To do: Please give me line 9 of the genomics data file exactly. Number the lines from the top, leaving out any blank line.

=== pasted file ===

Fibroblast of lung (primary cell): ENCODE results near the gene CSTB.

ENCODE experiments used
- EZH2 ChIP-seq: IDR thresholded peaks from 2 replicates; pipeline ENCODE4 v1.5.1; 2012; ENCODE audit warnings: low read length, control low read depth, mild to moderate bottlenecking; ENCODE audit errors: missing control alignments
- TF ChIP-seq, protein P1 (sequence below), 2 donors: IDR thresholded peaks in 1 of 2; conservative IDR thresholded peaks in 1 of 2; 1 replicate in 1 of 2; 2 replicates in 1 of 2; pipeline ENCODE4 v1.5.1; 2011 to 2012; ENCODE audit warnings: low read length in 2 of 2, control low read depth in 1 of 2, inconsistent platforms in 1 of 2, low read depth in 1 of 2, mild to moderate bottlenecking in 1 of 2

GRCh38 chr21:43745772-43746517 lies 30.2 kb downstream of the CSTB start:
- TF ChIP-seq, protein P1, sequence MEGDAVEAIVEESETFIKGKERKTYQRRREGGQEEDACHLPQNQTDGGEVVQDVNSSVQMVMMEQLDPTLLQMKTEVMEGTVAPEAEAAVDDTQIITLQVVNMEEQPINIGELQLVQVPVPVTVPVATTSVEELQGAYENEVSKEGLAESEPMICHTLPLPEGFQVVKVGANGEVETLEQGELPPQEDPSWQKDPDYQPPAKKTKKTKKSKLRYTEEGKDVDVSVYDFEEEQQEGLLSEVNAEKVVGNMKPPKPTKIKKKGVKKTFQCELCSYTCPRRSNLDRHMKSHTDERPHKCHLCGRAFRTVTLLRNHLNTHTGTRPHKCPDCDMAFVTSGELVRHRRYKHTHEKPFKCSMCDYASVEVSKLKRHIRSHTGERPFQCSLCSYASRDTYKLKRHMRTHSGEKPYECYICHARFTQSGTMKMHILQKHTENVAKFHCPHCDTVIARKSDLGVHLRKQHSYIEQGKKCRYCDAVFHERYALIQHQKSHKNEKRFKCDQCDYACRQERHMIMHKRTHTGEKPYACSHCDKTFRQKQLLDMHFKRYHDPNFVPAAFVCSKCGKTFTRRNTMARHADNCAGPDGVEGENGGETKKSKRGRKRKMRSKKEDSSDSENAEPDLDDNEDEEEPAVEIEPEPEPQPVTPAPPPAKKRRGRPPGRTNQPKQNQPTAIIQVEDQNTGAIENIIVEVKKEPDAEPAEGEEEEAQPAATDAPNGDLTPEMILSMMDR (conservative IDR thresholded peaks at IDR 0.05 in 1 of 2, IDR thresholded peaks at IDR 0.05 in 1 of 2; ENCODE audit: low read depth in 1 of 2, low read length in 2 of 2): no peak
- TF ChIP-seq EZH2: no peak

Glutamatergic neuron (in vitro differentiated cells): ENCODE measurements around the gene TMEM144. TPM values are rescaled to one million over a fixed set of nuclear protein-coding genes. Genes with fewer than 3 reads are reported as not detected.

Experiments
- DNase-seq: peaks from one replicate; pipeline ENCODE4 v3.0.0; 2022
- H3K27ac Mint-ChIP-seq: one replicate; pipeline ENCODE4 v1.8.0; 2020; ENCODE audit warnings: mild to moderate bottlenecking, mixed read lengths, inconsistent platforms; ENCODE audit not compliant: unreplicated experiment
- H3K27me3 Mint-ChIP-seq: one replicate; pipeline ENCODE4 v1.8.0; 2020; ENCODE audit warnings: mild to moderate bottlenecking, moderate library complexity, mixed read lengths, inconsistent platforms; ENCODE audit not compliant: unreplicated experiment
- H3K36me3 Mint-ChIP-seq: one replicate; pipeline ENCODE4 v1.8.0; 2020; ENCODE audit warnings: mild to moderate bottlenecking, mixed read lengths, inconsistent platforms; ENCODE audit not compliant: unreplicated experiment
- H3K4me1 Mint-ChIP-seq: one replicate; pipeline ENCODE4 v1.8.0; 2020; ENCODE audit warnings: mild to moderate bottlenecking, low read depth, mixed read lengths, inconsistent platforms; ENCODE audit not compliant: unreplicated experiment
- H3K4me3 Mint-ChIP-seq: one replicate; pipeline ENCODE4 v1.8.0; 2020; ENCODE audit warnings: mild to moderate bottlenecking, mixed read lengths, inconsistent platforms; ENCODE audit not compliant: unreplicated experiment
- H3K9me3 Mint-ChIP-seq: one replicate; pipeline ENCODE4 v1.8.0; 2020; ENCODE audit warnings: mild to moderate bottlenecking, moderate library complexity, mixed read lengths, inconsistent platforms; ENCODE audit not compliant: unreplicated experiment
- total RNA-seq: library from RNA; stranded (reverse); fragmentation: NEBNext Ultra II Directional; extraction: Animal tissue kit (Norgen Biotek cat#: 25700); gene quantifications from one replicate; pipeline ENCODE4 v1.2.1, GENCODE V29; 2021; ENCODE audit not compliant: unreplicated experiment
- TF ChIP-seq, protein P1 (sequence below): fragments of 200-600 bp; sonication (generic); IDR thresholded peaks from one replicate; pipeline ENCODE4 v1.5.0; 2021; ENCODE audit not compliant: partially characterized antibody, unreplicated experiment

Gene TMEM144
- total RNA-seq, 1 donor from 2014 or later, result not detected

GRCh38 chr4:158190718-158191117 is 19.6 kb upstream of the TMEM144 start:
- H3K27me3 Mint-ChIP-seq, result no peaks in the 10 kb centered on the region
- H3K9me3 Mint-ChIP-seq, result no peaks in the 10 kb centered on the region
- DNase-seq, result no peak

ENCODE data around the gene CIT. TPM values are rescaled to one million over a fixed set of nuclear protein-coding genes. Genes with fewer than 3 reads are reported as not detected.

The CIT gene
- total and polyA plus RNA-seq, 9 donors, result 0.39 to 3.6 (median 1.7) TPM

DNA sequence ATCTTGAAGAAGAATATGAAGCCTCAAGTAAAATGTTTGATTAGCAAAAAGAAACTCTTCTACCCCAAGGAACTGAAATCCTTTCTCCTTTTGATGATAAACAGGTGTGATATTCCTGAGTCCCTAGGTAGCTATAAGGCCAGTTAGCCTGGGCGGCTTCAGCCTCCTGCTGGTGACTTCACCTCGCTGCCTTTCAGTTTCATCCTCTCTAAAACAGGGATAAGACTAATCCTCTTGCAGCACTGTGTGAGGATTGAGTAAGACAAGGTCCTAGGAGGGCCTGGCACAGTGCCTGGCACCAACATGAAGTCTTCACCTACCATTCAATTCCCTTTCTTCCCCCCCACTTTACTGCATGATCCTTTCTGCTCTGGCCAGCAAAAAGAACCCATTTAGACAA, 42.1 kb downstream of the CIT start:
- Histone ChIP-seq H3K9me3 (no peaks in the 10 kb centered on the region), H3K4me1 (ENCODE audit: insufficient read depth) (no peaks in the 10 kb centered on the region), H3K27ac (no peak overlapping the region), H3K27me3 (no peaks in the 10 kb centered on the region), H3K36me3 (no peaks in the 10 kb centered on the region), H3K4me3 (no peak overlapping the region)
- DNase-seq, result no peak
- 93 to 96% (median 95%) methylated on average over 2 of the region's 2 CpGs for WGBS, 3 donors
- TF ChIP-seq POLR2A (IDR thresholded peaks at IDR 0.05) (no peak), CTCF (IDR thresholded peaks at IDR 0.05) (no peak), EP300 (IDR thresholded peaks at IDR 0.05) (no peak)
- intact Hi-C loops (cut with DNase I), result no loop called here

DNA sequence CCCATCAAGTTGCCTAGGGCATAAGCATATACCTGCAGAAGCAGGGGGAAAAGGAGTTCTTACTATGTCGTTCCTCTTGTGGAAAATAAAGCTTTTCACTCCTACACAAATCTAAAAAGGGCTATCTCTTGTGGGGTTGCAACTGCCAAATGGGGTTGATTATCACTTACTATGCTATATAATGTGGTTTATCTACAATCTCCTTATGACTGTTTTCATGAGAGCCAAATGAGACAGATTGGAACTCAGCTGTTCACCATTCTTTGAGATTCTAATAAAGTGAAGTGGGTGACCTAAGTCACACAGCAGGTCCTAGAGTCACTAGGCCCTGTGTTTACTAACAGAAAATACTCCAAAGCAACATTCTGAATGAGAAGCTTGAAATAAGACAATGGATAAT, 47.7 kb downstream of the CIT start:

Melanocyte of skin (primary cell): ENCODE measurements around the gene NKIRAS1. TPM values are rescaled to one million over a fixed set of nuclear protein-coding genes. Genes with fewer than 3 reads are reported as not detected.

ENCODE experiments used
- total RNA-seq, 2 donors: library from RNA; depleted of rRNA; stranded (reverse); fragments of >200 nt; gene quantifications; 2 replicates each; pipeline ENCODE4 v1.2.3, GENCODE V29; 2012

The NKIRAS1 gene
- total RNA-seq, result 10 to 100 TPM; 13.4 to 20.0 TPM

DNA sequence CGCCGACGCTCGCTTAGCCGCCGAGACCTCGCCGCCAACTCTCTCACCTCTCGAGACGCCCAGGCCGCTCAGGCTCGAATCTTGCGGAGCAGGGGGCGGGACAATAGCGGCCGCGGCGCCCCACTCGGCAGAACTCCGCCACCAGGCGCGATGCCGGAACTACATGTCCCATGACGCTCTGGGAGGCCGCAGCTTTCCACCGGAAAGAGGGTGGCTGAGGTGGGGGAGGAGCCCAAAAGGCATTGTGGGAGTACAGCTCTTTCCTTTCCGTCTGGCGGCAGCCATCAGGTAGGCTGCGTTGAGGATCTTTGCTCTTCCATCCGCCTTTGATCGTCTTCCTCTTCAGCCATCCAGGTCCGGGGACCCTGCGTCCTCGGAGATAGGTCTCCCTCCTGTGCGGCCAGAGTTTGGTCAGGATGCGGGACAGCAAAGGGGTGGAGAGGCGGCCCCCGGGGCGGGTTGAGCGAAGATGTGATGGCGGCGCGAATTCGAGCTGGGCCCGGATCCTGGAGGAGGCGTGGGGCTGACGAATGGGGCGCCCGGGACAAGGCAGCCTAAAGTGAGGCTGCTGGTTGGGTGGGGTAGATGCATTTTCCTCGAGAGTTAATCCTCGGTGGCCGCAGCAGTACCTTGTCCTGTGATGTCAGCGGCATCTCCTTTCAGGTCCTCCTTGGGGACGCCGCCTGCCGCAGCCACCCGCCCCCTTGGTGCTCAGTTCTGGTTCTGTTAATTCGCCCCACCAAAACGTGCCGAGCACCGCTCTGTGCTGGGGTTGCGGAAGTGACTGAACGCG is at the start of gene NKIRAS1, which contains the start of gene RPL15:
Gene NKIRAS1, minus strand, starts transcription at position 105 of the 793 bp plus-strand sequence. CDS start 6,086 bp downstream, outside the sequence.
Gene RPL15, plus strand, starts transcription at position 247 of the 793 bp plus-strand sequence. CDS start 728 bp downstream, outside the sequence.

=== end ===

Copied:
Experiments